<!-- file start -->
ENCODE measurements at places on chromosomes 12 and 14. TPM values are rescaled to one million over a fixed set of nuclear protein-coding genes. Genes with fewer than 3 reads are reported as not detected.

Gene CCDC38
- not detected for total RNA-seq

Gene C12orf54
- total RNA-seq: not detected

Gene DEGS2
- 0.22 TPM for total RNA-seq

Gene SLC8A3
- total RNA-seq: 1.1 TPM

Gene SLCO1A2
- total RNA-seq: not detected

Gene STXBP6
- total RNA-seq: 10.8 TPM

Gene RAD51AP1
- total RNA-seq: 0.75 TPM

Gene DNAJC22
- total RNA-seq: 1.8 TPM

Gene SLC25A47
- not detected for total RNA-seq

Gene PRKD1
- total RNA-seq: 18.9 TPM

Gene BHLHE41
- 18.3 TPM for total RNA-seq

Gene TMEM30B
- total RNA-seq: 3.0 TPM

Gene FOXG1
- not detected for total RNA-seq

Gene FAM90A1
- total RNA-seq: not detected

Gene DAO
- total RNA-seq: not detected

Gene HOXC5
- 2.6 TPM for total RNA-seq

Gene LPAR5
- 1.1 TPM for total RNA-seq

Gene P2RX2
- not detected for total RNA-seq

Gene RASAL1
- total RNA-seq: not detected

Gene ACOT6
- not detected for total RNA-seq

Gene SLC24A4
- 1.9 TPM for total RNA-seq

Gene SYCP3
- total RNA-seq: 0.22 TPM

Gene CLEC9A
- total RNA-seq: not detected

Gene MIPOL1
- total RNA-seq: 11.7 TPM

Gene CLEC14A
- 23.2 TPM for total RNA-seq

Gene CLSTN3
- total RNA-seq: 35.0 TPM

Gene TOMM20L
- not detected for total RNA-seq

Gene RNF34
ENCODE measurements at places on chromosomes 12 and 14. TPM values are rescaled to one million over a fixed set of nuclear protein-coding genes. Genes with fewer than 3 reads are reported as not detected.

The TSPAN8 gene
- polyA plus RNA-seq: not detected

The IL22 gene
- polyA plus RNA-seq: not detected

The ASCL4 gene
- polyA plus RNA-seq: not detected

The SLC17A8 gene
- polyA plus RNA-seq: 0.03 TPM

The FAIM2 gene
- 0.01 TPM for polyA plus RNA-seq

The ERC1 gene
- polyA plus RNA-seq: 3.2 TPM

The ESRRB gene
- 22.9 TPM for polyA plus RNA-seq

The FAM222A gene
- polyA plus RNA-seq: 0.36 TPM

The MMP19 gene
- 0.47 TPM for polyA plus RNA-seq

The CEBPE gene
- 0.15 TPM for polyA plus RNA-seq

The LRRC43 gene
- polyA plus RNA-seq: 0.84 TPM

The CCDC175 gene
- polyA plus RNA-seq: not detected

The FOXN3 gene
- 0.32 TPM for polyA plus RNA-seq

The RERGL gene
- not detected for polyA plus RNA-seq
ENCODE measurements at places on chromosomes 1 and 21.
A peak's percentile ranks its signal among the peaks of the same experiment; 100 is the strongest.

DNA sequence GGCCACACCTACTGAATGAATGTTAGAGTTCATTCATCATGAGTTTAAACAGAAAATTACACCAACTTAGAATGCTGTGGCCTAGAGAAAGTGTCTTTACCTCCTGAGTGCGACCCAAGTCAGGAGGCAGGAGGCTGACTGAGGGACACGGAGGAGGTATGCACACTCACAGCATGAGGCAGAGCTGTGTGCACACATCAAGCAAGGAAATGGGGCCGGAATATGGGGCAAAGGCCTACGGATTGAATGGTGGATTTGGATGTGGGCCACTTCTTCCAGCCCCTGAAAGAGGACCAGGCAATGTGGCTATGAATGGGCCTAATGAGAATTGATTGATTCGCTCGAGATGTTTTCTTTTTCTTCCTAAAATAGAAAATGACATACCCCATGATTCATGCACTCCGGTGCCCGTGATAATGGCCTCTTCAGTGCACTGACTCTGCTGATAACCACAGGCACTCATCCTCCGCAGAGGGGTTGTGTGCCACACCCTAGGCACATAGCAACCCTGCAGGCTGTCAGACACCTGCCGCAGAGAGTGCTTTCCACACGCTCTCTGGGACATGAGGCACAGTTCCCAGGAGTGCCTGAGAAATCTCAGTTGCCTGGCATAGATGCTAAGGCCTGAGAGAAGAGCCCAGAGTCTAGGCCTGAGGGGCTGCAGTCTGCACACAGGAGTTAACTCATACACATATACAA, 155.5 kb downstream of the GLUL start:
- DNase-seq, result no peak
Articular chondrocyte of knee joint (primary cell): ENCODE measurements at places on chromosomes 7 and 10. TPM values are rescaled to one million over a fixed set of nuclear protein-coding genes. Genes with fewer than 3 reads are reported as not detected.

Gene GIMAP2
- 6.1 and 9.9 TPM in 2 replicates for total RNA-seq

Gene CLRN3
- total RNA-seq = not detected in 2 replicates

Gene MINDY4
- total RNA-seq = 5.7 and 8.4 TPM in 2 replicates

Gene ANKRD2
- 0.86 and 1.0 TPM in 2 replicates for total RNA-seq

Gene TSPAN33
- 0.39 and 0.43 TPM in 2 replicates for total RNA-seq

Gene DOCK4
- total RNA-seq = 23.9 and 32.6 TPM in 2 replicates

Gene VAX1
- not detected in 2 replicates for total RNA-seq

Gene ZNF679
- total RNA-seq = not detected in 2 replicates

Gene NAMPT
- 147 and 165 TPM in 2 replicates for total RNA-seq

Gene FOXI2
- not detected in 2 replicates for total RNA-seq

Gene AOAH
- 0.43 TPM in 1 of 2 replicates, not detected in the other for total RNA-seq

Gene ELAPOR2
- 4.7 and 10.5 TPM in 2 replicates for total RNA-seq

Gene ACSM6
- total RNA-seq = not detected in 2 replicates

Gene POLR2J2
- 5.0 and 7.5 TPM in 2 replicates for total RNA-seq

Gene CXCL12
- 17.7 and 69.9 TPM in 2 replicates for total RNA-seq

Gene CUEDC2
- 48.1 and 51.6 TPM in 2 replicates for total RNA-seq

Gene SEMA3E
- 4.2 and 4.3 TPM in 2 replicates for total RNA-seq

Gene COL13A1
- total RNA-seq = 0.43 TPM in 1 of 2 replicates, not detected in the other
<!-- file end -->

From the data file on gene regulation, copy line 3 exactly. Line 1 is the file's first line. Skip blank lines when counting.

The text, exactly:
- not detected for total RNA-seq